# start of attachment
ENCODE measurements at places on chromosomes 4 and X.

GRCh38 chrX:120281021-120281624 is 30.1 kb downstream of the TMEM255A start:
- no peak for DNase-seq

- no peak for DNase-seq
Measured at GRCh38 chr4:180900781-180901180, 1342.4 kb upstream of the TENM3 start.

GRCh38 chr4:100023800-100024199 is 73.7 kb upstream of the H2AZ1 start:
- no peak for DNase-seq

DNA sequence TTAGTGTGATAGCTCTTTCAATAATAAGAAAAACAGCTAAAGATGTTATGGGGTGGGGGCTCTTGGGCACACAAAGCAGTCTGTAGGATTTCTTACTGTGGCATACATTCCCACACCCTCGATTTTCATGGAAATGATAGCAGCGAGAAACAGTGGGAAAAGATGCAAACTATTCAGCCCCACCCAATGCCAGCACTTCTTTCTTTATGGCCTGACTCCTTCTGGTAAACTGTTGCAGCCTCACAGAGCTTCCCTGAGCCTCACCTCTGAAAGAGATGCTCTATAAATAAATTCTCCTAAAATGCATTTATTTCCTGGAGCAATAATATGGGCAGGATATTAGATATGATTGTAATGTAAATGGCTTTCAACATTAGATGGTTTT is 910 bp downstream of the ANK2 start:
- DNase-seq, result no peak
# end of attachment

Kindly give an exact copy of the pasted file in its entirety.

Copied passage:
ENCODE measurements at places on chromosomes 4 and X.

GRCh38 chrX:120281021-120281624 is 30.1 kb downstream of the TMEM255A start:
- no peak for DNase-seq

- no peak for DNase-seq
Measured at GRCh38 chr4:180900781-180901180, 1342.4 kb upstream of the TENM3 start.

GRCh38 chr4:100023800-100024199 is 73.7 kb upstream of the H2AZ1 start:
- no peak for DNase-seq

DNA sequence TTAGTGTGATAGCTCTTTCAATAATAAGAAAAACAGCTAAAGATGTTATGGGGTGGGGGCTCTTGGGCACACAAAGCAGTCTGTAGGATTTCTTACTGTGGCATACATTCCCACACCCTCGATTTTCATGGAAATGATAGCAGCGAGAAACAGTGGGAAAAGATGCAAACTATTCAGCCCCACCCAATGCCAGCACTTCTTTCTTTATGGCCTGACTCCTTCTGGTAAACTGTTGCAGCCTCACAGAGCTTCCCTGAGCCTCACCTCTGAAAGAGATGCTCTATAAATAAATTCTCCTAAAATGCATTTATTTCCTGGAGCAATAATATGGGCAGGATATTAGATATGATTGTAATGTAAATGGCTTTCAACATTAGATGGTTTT is 910 bp downstream of the ANK2 start:
- DNase-seq, result no peak